Starre Vartan: Hi Jill, welcome to my home.

Jill Fehrenbacher: Good to see you. This is Starre — she’s the editor and founder of Eco-chick.com [4]. So Starre, let’s talk about what we’re going to do with your house today.

Starre Vartan: So over the last seven years writing my blog, I’ve learned so much about how to make a house green and eco-friendly, but what I haven’t really focused on is energy efficiency [8]. I feel like that takes a real expert, and so I’m excited to hear what an expert has to say about it.

Jill Fehrenbacher: So the first thing that you need to do is to get a professional home energy audit [9] or otherwise inspect your house. So I brought a home energy expert here today for you. His name is  Steve Schappert [3].

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Steve Schappert: Hi Starre, nice to meet you. So what we want to do today is actually show people how to qualify a home for a home energy audit.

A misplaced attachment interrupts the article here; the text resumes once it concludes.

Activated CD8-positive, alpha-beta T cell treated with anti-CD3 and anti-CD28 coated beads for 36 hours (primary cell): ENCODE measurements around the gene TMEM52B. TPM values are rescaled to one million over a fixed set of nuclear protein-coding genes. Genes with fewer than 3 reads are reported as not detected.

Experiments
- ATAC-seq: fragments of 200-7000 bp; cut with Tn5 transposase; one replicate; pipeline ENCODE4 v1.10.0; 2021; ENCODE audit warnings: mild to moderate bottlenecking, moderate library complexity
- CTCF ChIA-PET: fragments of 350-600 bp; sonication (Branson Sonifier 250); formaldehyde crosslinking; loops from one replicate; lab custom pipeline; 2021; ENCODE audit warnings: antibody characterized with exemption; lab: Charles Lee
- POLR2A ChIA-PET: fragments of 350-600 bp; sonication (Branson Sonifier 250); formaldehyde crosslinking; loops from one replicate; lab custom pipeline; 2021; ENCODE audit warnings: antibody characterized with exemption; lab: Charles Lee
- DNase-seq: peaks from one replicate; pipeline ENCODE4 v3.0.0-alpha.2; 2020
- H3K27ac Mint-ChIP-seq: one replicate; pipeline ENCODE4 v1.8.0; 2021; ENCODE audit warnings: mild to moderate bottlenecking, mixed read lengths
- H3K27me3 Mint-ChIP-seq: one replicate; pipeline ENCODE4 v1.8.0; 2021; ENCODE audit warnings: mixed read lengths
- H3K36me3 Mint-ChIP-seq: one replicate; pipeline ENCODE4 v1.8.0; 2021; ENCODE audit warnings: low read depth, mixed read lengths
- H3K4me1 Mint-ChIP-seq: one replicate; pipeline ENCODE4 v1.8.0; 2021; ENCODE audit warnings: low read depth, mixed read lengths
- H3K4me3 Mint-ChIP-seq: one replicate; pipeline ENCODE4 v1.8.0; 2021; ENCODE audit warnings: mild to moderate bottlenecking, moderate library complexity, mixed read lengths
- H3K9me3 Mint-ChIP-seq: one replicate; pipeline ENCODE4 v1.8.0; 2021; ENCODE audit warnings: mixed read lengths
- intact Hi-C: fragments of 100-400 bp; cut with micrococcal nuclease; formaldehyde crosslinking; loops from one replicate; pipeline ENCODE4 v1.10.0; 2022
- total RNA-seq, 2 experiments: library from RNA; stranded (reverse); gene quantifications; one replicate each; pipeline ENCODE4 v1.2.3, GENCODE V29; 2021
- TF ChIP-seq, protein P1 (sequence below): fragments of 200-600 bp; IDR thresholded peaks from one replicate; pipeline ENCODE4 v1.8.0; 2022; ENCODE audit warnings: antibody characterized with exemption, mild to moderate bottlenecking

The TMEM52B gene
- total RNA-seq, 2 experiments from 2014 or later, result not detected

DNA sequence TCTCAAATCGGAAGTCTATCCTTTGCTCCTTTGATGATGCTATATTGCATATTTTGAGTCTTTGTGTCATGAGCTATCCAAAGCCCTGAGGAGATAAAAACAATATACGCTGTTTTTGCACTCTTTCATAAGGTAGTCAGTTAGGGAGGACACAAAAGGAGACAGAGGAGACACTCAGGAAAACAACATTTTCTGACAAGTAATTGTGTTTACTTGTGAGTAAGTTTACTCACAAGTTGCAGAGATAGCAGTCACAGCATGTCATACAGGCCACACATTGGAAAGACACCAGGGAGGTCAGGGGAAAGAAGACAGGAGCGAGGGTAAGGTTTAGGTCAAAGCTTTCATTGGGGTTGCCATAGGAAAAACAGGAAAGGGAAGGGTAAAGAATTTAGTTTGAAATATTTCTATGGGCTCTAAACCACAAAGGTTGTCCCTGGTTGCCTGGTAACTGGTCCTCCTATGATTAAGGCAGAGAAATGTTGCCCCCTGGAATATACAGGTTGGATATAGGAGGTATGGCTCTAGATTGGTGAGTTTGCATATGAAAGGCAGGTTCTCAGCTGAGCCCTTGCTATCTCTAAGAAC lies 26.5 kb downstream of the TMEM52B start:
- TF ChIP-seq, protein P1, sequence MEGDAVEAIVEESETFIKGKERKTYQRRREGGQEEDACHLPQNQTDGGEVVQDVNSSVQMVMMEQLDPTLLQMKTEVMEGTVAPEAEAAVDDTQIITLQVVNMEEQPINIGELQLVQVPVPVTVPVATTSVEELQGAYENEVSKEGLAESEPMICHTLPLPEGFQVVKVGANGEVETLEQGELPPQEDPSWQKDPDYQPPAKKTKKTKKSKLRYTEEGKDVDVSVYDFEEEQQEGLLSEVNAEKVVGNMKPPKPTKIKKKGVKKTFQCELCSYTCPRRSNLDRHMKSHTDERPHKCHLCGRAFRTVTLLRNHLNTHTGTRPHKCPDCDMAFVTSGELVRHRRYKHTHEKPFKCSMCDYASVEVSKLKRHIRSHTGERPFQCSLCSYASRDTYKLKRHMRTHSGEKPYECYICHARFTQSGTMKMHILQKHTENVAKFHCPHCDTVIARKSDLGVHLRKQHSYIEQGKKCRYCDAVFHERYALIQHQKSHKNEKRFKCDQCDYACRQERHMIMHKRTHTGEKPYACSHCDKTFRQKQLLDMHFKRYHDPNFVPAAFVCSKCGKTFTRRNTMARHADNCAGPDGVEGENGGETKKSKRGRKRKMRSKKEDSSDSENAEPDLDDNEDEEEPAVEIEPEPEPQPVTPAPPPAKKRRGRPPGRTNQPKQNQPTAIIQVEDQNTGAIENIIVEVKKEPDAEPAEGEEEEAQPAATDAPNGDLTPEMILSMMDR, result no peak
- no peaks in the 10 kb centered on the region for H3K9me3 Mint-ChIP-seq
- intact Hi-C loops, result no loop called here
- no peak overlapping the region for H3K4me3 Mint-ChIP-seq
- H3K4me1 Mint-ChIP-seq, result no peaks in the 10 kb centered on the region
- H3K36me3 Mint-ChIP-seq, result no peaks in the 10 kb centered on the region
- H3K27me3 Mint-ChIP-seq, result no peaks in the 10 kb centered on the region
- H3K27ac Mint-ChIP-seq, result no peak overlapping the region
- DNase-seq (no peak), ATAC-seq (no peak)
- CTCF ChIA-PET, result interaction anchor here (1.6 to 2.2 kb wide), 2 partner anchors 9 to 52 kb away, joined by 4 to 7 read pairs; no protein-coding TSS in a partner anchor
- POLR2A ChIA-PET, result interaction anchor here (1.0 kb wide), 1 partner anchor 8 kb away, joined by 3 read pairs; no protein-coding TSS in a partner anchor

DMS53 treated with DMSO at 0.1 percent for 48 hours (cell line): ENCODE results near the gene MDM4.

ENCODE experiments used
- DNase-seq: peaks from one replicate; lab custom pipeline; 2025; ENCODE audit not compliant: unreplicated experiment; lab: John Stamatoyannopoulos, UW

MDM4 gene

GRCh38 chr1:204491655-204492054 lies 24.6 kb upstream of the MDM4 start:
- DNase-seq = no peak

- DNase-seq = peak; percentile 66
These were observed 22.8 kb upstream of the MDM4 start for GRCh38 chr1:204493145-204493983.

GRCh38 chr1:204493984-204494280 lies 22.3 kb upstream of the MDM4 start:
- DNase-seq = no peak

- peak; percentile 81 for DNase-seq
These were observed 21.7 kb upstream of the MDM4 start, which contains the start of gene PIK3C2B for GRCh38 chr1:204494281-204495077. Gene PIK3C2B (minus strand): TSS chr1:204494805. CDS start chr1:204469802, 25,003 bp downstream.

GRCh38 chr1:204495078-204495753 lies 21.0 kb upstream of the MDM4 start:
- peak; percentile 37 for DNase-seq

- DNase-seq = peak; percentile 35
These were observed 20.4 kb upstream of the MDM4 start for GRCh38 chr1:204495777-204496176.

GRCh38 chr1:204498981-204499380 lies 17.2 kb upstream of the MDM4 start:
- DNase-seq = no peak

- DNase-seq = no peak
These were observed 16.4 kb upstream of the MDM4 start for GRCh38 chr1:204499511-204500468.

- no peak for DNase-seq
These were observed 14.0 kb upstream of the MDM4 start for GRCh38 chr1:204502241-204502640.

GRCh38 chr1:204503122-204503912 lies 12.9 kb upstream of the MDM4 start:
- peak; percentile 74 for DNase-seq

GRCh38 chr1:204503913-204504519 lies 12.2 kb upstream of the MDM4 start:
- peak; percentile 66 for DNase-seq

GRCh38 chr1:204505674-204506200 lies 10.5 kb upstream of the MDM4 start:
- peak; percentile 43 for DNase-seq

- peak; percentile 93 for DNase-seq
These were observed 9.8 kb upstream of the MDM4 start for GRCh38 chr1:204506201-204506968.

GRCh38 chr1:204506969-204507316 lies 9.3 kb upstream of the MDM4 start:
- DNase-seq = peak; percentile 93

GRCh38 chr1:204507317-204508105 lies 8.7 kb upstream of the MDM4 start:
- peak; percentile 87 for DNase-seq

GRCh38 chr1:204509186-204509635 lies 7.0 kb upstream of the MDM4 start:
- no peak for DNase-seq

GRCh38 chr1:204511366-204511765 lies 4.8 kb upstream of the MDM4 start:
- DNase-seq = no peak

Starre Vartan: Great, so where do we start?

Steve Schappert: Right downstairs in the basement. So when scheduling an energy audit, we try to keep it very simple. We need your name, your address, contact information, and whether you have asbestos-like material in your home. As an example, that would be right here. Kind of looks like a cast. As long as it’s sitting there and it’s not friable, it’s usually not hurting anybody. But if we put a blower door [10] on the front of the house, all the dust in the basement then gets pulled up into the living area.